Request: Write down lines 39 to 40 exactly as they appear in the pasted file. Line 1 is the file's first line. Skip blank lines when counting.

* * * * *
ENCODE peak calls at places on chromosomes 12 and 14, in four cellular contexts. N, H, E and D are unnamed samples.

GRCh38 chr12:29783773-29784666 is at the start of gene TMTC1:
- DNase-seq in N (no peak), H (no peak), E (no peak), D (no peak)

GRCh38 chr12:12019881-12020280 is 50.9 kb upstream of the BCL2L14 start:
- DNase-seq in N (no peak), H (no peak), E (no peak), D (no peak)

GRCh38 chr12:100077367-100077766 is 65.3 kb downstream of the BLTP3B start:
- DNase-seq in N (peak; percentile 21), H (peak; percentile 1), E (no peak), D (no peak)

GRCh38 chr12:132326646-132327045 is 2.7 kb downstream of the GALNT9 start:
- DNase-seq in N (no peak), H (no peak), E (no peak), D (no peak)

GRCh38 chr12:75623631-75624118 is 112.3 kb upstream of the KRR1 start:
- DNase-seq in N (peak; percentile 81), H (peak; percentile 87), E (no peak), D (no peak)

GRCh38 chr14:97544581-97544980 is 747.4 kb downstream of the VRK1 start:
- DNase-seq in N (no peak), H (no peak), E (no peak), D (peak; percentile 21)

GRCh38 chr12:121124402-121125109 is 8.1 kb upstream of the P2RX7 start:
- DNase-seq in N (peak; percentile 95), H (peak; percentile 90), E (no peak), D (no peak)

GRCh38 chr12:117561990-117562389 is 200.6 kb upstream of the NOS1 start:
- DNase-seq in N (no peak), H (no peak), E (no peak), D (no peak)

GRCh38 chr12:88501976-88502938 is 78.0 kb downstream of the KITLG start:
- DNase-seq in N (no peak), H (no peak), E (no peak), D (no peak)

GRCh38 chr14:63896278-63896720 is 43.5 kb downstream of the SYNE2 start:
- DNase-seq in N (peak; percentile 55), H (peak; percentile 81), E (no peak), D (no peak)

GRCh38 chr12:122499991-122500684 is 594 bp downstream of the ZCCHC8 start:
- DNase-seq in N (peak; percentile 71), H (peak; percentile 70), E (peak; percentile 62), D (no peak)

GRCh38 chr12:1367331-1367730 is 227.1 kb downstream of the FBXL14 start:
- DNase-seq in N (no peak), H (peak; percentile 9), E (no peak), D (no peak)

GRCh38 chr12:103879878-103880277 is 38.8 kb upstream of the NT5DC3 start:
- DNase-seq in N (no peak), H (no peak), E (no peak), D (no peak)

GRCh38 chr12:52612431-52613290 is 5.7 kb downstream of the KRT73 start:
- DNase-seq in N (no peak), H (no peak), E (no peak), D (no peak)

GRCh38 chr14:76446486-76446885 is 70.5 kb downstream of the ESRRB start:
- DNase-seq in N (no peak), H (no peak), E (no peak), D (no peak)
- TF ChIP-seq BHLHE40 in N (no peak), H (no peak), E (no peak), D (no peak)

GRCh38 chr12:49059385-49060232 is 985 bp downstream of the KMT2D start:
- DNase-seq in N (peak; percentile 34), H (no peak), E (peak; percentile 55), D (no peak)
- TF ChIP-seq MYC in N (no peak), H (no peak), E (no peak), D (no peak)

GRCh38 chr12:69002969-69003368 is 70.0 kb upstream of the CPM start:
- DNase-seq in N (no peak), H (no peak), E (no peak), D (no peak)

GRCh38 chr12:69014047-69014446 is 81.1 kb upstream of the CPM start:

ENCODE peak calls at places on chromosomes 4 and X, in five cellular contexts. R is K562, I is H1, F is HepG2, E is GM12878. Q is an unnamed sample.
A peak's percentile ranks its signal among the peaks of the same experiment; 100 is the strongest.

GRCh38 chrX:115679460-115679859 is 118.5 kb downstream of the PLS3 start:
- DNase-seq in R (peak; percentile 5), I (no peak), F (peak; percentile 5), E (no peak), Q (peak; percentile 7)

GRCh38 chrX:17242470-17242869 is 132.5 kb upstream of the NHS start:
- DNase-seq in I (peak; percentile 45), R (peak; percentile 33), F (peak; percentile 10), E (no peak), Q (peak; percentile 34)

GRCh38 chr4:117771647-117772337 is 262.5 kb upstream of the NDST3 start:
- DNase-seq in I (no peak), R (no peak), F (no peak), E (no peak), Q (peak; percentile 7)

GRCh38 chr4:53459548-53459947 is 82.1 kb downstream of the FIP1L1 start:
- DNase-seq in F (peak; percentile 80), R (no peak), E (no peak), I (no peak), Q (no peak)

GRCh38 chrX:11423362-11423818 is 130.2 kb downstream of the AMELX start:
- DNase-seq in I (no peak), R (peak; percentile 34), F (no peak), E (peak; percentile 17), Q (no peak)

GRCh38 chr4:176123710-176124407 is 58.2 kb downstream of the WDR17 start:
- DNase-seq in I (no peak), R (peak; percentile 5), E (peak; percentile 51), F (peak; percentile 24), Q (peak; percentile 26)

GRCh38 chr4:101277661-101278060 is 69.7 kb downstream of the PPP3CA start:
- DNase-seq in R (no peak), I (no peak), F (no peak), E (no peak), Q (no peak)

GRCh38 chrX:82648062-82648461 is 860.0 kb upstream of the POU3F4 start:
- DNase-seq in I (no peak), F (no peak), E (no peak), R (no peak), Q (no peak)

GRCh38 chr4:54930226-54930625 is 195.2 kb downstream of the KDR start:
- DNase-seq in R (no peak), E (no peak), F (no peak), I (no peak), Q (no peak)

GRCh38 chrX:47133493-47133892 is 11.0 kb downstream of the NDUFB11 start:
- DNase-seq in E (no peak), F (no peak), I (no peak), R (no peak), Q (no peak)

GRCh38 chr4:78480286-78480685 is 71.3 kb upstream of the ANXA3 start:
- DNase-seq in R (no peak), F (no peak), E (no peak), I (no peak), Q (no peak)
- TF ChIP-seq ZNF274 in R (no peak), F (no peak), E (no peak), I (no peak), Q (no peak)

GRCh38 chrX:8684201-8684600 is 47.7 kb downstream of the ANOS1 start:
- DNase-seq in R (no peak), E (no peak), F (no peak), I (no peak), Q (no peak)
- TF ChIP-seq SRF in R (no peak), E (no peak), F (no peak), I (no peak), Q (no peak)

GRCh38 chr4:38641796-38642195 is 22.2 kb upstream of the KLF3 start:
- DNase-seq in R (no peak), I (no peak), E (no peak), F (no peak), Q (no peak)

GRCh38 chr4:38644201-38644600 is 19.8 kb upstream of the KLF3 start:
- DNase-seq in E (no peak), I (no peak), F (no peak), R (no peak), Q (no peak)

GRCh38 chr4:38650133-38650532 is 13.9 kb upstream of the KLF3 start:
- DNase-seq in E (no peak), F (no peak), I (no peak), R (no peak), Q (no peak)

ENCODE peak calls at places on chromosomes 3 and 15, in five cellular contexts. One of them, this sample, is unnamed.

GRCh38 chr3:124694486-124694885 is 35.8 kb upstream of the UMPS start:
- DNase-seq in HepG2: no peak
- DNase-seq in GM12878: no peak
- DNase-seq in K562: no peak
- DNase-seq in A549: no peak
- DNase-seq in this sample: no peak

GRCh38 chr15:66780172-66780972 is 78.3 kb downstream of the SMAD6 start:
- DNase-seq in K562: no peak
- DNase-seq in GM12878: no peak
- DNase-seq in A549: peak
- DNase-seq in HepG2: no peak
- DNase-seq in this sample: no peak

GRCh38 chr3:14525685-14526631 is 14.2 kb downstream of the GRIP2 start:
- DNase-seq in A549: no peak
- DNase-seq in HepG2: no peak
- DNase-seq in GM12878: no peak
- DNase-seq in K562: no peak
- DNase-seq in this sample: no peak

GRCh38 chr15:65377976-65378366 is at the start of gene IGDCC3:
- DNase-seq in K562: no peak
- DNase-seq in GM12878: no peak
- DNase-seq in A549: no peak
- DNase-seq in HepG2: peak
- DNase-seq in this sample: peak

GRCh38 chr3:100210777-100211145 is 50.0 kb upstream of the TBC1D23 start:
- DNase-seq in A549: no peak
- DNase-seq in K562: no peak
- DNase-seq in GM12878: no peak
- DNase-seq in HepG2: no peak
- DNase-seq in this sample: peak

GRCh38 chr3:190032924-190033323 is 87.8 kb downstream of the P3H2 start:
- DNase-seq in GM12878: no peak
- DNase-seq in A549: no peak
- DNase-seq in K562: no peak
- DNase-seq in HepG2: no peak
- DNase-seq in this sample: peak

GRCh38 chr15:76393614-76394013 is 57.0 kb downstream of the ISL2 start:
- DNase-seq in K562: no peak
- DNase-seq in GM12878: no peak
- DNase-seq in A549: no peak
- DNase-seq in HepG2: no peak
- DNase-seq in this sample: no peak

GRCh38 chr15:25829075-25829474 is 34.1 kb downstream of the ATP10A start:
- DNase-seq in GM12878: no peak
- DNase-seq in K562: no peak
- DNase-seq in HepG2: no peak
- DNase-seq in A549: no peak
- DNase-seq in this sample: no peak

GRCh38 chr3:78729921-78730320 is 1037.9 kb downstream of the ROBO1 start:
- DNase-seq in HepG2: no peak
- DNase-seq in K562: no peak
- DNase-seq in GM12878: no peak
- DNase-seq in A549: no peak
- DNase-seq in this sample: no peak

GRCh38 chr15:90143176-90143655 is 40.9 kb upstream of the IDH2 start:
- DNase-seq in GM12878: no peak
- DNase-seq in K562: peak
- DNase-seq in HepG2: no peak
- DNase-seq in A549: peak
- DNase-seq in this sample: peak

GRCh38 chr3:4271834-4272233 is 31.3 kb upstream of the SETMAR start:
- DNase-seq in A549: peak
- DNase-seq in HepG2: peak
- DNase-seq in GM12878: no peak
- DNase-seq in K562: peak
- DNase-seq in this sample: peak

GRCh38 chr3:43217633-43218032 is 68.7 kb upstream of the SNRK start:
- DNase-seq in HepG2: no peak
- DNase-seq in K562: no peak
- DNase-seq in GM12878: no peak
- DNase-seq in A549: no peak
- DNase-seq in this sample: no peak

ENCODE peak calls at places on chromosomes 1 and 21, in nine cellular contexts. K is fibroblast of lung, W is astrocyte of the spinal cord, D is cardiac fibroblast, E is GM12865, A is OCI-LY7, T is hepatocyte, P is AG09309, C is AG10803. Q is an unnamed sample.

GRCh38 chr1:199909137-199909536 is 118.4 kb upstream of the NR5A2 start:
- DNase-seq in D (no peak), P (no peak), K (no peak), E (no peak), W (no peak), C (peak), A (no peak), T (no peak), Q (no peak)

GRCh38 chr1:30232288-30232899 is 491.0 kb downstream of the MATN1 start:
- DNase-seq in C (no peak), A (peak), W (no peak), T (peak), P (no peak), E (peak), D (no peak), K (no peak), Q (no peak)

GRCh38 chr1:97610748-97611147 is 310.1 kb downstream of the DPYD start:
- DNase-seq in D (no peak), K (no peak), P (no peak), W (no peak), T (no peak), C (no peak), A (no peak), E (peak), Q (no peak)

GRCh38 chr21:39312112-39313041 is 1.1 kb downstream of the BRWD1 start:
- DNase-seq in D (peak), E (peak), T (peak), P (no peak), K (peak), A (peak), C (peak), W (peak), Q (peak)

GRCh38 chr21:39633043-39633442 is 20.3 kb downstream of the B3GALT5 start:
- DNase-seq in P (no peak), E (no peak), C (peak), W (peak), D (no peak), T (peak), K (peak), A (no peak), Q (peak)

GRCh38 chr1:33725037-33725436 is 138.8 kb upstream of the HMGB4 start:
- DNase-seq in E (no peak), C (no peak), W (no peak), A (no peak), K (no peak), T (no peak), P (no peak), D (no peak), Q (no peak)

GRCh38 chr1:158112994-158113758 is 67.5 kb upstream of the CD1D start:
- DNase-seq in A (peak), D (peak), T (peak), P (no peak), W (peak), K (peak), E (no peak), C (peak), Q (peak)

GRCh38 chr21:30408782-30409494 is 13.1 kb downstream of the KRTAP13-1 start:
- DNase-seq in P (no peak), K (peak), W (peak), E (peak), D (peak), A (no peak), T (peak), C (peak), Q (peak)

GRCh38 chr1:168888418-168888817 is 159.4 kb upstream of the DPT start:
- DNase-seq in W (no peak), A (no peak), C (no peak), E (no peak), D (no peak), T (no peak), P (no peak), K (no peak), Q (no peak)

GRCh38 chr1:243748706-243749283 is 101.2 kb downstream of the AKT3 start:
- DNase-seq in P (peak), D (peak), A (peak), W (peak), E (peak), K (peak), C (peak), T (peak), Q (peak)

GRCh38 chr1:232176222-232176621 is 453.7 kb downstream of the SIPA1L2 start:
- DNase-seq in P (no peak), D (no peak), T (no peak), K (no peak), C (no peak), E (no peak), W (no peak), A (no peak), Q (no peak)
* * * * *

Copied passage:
ENCODE peak calls at places on chromosomes 4 and X, in five cellular contexts. R is K562, I is H1, F is HepG2, E is GM12878. Q is an unnamed sample.
A peak's percentile ranks its signal among the peaks of the same experiment; 100 is the strongest.